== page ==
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NAUI Flagship SY Blowing Bubbles: All You Need is Scuba Diving

Captain’s Log: Dec 22th 2021

Location: Cap Verde Islands, Island of Sal

After a six-day sea voyage from Canary Islands to Cap Verde Islands, we were happy and eager to arrive at the island Sal within the archipelago of Cap Verde. Taking a day of rest was needed to relax after the six-day trip, each of us taking three hour shifts to fulfil 24-hour navigation.

Daytime hours of navigation are easier to cover compared to the nighttime hours as daylight keeps us more occupied and distracted.

After our arrival in the bay of Palmeira and throwing anchor, a rest was taken for the day. The next day (Dec 23rd), early morning, at 8am, we spotted a sail yacht approaching the bay. Next to the sail yacht, a dinghy was ‘attached’ towing the larger sail yacht. Getting into the bay and with extremely limited maneuverability, the sail yacht (later identified as SY Capa cabana) would have a tough time getting into the anchorage spot. Quickly contact via VHF was made and two more dinghies from other yachts were dispatched to help.

After the yacht was safely secured on anchor, both Thierry (SY Ornella) and I set out to go onboard and see what the problem was that they encountered. The main driveshaft of the engine was disconnected from the engine and with this event happening, the driveshaft slid out of the engine and blocked the rudder. This in total incapacitated both the engine and sailing capacities of the sail yacht. This happened three days ago and so their only solution was to use their dinghy with outboard (a 5hp engine) and tow the combination to the nearest safe place which was the Bay of Palmeira. This towing, being in an eight-foot dinghy alongside a 40ft sail yacht is a nightmare that they had to endure for three days and do not forget, three nights as well! But they made it safe to the bay of Palmeira and this is where SY Blowing Bubbles was awaiting them.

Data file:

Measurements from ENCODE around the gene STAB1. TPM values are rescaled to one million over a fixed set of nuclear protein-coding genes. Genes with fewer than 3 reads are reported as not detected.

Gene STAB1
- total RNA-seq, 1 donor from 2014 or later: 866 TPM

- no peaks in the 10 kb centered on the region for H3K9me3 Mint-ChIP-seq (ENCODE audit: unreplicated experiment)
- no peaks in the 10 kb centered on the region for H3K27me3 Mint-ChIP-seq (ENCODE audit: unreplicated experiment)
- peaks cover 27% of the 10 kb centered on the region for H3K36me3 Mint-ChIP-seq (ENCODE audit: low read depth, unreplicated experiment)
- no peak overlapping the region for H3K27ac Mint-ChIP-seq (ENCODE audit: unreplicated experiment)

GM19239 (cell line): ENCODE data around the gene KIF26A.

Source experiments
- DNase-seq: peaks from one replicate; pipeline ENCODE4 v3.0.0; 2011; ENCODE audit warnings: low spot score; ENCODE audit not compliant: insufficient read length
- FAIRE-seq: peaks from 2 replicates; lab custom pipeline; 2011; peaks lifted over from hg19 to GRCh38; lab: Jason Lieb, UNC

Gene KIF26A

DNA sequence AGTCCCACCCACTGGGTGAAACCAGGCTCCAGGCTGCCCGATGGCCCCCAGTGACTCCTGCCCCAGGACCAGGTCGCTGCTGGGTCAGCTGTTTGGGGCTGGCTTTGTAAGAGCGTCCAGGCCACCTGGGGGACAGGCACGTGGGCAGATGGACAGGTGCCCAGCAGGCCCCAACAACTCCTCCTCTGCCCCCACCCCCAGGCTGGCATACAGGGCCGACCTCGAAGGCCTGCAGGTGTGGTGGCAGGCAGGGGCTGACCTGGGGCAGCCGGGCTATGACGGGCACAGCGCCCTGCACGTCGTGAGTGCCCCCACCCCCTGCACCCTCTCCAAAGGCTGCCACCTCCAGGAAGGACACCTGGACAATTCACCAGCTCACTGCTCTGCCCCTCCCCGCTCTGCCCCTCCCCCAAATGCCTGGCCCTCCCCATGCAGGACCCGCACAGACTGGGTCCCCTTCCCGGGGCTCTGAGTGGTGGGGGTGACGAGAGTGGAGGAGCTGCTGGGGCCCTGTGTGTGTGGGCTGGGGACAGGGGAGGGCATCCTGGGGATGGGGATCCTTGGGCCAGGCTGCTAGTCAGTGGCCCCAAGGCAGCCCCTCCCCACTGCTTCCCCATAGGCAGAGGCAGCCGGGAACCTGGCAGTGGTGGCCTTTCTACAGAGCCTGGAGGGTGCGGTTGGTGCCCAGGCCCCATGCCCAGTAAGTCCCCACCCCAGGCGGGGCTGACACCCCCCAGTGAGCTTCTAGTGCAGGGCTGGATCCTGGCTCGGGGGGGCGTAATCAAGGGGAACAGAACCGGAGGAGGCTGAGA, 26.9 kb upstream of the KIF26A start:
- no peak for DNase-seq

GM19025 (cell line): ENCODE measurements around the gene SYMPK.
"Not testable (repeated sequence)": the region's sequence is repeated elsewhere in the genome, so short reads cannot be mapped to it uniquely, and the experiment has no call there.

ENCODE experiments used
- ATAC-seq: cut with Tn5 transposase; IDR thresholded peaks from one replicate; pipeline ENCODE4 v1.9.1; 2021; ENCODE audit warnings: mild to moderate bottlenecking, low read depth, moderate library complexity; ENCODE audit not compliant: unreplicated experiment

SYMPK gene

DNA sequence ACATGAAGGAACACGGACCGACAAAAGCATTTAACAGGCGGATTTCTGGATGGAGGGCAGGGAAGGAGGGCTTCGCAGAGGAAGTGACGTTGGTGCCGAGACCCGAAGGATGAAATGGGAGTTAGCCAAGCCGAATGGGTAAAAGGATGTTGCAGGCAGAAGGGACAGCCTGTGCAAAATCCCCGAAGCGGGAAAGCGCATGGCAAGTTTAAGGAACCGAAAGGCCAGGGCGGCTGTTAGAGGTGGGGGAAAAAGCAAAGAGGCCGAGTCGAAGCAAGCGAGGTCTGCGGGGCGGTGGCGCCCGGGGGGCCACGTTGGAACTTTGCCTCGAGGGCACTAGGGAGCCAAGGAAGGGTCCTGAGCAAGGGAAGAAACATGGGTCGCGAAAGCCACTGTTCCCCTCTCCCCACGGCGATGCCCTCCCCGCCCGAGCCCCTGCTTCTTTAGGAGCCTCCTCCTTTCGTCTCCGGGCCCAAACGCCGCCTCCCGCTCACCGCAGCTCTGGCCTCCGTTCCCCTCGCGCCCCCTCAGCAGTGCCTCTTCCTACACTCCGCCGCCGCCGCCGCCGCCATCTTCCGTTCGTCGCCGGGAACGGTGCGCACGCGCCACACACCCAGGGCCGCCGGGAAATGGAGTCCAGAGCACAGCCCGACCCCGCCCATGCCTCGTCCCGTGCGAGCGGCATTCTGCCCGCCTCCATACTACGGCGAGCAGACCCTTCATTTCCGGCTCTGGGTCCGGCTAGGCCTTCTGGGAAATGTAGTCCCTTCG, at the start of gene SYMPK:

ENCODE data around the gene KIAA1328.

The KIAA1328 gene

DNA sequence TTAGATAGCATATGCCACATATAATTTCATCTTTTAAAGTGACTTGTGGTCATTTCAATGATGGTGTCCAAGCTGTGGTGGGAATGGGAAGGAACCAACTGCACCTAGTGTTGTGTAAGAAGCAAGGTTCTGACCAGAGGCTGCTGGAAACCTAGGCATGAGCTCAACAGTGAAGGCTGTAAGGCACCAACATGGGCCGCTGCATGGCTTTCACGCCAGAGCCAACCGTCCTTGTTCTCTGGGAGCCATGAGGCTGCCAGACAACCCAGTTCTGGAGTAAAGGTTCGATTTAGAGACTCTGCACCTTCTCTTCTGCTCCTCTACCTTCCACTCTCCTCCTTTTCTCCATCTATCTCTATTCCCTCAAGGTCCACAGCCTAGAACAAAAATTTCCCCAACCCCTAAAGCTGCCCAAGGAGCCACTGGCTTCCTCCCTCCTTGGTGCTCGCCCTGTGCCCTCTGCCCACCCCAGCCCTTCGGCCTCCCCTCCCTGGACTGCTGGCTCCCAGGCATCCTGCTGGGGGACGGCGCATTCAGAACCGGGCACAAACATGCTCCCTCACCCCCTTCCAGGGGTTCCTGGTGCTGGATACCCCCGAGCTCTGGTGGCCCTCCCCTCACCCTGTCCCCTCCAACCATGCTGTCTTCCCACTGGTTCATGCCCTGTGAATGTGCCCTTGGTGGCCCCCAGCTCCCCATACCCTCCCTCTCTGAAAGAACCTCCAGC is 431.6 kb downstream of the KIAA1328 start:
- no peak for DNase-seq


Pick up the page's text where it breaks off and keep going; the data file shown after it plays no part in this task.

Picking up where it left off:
A large inspection of their underwater ship showed us that the propellor shaft had slid out of the hull and jammed the rudder, thus making it impossible to use and impossible to give direction to the sailing yacht. Next step was to inspect the inside of the engine compartment and find the reason the propellor shaft had been disconnected. After disassembling the connection between the shaft and housing towards the engine, we discovered the problem! As it turned out, the propellor shaft was attached to the engine with a simple system: bolt, nut, and guess what – the nut was propelled off the bolt and the propellor shaft had the possibility to slide out towards the ocean.

A quick plan to restore the functions was made by diving under the boat, pushing the propellor shaft back into the hull, sliding it back into the housing, tightening the nut (and preferred to prevent future problems, applying some Loctite glue) and done! Easier said as done and both Thierry and I set off to the underwater ship to slide the shaft back into place. With our feet against the rudder, to get us some leverage, we managed to slide it in, inch by inch until after 10 minutes of some serious pushing and turning, the shaft was back in its place! Next was attaching the shaft to the housing and some happy sailors saw that the engine could be used again, the rudder was free and sailing capacities restored. What a day, what a cheerful moment!

All four young French sailors realized all too quickly, that this problem could not have been solved without scuba diving and could not stop asking about scuba. How, where, when, what, … for hours we explained what scuba could mean to them!

The next day?